The crisis and the domestic/international split

The second thing that is remarkable about the narrative of many state leaders is the split between the domestic and the international sphere and the different narratives in and about these spheres. Within the domestic sphere, state leaders call for solidarity. In March, Trump stated for instance: We are all in this together. We must put politics aside, stop the partisanship and unify together as one nation and one family[7]. The Dutch Prime Minister Rutte also called for national solidarity: “I would like to close with an appeal to you all: despite all the uncertainty, one thing is perfectly clear: the challenge we face is enormous, and all 17 million of us will have to work together to overcome it” [8]. In contrast, in the international sphere there is less state cooperation and more state competition. It seems that many states want to demonstrate that their policy to fight Corona is better than that of other countries. The Chinese ambassador to the Netherlands stated for instance: “The reason why the Chinese figure is much lower than those in other countries is the most comprehensive, thorough, and strictest prevention and control measures taken in a relatively early stage by Chinese government which were not applied in other countries” [9].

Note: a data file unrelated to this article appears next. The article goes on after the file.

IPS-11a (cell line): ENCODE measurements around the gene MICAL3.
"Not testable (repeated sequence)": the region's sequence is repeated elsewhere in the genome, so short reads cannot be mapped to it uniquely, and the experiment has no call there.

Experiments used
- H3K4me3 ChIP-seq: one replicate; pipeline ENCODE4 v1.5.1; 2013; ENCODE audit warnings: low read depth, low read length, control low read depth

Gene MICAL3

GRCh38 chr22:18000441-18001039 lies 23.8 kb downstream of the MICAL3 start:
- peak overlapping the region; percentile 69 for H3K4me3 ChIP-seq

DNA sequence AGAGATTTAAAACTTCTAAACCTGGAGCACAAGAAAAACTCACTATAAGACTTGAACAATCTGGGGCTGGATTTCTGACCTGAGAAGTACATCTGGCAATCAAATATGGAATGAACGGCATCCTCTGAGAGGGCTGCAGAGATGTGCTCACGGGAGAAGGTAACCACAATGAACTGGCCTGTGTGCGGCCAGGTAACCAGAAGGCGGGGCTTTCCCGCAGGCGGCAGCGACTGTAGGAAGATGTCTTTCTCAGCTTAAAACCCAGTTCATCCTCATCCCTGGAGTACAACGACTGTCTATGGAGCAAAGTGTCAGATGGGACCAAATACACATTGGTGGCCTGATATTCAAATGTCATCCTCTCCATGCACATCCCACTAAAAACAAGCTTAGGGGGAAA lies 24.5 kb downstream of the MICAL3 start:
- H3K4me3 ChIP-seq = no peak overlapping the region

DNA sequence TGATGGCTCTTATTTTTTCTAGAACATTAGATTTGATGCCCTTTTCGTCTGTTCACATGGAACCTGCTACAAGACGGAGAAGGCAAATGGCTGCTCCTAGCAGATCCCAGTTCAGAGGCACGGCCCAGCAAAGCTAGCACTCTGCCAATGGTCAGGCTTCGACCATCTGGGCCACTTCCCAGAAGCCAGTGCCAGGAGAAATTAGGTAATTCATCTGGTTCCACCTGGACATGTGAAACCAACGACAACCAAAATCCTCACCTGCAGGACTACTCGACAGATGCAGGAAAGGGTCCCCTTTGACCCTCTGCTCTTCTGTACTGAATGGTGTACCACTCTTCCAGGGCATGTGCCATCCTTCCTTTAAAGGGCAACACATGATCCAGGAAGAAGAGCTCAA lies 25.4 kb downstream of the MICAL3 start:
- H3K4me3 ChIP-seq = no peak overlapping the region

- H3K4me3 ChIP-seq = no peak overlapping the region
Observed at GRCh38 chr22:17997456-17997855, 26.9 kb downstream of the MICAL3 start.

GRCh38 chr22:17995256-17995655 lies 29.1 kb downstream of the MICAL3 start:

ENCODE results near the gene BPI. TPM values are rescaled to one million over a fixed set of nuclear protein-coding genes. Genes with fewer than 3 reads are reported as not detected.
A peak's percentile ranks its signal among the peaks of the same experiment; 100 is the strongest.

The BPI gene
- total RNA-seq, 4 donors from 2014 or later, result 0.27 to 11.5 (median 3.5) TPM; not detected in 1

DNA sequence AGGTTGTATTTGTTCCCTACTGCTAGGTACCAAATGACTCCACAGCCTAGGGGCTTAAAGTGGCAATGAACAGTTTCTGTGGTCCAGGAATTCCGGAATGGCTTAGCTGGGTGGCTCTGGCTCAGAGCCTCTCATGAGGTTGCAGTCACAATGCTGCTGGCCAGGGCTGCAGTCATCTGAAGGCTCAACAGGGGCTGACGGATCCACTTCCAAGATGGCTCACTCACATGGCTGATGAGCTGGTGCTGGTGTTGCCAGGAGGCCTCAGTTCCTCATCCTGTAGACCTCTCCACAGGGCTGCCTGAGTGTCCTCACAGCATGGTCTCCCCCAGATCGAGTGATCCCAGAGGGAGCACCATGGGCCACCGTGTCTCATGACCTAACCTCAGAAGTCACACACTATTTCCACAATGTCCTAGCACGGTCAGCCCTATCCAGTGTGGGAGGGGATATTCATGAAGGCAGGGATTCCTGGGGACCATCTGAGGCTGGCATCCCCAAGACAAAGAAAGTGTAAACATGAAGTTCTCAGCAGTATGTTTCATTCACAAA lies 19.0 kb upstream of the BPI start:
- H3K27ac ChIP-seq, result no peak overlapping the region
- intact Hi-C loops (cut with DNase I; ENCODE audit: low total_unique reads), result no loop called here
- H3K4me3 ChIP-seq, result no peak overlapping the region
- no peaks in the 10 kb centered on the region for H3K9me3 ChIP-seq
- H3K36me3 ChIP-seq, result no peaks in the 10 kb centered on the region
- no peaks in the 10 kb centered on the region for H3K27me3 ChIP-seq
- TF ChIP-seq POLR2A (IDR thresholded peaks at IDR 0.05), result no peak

This focus on state performance and competition in the international sphere also leads to finger-pointing to other states, such as when president Trump referred to the coronavirus as the ‘Chinese virus’ [10]. In this way, the transboundary, stateless issue that the pandemic is, suddenly becomes an issue of states, in which one state poses a threat for the other. The result of this is an ‘us-versus-them’ narrative, in which states see themselves as competing with other states regarding their performance in fighting the virus. This leads to more protectionism instead of solidarity and cooperation. In particular, there seems to be little attention and aid for developing countries. The UN Secretary-General Guterres warned against this lack of solidarity by stating: “Current responses at the country level will not address the global scale and complexity of the crisis” [11]. Instead, he called for more international solidarity and a vision of the world as one ‘human family’.

These two points, the likening of the pandemic to a war and the split between the domestic and international sphere, reflect a certain narrative in which each state fights an uphill battle against an external enemy and each state has to do this on its own. This reflects a typical way in which Western IR often perceives the world: as consisting of separate, individual actors that make their own rational choices. The result is a lack of solidarity and suspicion towards other states. This is however not the only way in which the pandemic can be perceived and responded to. Daoist IR can offer an alternative to this, based on relationality. The second article of this series will discuss this alternative response to the Covid-19 pandemic.






[5] Buzan, B., Wæver, O. and de Wilde, J. (1998). Security: A New Framework for Analysis. Boulder, CO: Lynne Rienner.